|Robert Menzies Photography Heidrun Löhr
The American filmmaker Woody Allen once lamented: “Life is full of misery, loneliness, and suffering – and it’s all over much too soon.” He wasn’t having a beer with Samuel Beckett at the time, but if he had been the Irish playwright would have no doubt grinned and agreed with him. Because that’s the absurdity of the human condition that Beckett so brilliantly illuminates. We are born, we live, we breathe, we bitch and moan about it, and then we die.
In The End – Beckett’s 22-page novella that is here adapted in its entirety for the stage – his lone male narrator is as downtrodden as they come. We may not know much about him, but we can be sure of one thing, and that is that life has already given up on him. The local charity organization certainly has, they won’t even let him shelter in the cloister for much longer than the rain lasts. And then he’s forced to rent the only lodgings he can find, a squalid basement devoid of natural light, where his only pleasure is looking up the skirts of the women passing by. Later, he finds momentary salvation with a Hermit in a cave by the coast where fish and shelter are plentiful. However, this fleeting promise of paradise is not to be – he can’t stand the sea! Of course, things get worse, as you’d know doubt expect, after all it is Beckett. The narrative follows the sad, and often perversely funny ramblings of this poor soul as he marches ever onward from the embrace of despair into the arms of death.
The extraordinary Robert Menzies, an actor of the highest calibre, brings this incredibly challenging material to the stage in a 65-minute monologue that’s as intense and tightly wound as a mousetrap. Without the usual distractions provided by an elaborate set and high-tech sound wizardry the opening-night audience were captivated, unable to look away as they sat rigid in their seats, hanging on his every breath and anxious twitch. The only respite was the brief breaks between paragraphs, when Menzies paused momentarily and stepped away from his mark on the floor. Kudos should go to Teegan Lee for her delicate and subtle lighting changes that help to refocus the action during these crucial shifts.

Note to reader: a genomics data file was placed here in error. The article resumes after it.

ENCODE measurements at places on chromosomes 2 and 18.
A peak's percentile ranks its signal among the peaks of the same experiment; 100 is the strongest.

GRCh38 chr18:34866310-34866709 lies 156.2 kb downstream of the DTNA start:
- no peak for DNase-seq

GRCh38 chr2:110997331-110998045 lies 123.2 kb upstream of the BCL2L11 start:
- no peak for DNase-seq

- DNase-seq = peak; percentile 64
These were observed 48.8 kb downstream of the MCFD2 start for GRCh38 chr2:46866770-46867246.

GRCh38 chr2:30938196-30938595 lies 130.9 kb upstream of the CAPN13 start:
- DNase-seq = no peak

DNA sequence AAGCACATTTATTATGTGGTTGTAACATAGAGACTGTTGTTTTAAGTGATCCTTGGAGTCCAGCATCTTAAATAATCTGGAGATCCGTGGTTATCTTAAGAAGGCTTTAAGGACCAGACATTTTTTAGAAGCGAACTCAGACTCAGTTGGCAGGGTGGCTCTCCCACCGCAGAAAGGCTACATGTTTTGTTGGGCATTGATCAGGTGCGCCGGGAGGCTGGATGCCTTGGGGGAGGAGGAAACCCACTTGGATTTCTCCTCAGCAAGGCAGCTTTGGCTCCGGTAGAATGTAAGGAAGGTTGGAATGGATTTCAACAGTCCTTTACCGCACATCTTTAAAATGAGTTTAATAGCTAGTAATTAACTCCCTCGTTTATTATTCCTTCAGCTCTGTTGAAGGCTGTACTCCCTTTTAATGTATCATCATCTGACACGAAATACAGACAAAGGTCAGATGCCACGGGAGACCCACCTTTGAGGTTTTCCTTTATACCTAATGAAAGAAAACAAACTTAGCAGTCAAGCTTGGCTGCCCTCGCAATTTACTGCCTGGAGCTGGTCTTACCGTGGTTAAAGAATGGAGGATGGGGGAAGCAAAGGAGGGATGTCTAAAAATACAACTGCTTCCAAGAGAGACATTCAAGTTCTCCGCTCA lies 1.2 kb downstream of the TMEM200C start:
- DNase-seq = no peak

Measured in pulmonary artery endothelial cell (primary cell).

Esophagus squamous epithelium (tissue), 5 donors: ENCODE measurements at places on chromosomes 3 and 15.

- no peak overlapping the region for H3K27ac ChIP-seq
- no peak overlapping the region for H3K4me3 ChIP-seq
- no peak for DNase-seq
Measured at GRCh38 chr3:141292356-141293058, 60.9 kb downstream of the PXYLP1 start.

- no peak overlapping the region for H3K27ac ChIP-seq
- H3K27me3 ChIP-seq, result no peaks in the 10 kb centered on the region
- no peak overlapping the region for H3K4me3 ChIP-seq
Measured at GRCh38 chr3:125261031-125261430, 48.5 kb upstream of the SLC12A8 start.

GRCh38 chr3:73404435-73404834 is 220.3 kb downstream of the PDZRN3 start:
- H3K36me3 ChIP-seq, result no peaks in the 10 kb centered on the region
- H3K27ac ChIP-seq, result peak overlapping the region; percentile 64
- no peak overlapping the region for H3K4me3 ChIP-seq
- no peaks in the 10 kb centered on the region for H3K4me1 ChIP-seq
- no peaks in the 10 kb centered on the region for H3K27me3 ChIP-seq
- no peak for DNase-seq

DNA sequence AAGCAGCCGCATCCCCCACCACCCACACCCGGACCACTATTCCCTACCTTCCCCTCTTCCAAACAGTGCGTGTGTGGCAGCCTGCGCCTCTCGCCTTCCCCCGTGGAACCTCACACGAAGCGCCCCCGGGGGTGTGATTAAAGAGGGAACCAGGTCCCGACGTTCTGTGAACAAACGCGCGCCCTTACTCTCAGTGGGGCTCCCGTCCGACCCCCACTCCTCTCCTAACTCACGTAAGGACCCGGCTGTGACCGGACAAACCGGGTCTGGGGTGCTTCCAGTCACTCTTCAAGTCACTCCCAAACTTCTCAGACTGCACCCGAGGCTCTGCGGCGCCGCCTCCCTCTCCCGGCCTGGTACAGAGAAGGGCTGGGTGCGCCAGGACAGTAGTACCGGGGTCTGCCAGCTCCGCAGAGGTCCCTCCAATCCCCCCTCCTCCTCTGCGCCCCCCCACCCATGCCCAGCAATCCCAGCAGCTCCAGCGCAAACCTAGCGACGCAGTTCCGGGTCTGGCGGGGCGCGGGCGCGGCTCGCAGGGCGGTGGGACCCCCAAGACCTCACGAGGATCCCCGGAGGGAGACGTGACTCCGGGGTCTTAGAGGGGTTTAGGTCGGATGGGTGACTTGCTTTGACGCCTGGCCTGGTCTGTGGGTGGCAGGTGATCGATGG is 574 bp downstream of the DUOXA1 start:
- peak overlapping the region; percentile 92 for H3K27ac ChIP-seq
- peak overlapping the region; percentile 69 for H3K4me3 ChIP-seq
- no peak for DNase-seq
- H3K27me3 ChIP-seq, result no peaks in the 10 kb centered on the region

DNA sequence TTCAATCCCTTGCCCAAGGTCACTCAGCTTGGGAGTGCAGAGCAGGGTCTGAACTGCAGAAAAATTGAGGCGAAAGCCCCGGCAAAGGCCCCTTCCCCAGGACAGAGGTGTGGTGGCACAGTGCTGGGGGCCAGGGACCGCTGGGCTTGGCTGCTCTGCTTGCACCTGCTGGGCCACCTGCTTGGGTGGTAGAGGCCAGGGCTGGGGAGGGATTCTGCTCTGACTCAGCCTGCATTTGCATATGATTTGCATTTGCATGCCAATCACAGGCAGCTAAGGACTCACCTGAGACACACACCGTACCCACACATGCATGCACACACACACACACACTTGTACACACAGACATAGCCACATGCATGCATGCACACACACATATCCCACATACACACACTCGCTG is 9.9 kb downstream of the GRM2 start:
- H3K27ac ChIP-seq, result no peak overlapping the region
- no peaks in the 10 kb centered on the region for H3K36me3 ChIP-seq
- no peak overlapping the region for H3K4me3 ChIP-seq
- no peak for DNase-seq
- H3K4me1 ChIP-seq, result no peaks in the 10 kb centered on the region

Director Eamon Flack has ably coaxed an immensely vulnerable performance from Menzies. However, with the despair so absolute from the get-go there were times when it seemed, to this reviewer at least, that there was nowhere further down to go. Perhaps too this minimalist production missed out on the opportunity to visually show the degradation of this character through breaking down the costuming. For at the close of the play Menzies’ neat white shirt and trousers have barely a crinkle. Of course the purists out there would surely say that’s piffle – it’s an inward journey we are watching and anything that obvious may have come across as distracting window dressing. And who knows? Maybe they are right, but still, it would have been fun to see excrement and muck flying into the front rows.
Fellow writer Harold Pinter once said of Samuel Beckett “the more he grinds my nose in the shit the more I am grateful to him”, and that, pretty much, sums up what an audience should ultimately expect to gain from seeing this production of The End.
Company B Belvoir presents
Directed by Eamon Flack
Venue: Belvoir St Downstairs Theatre | 25 Belvoir St, Surry Hills
This review first appeared on Australian Stage April 2010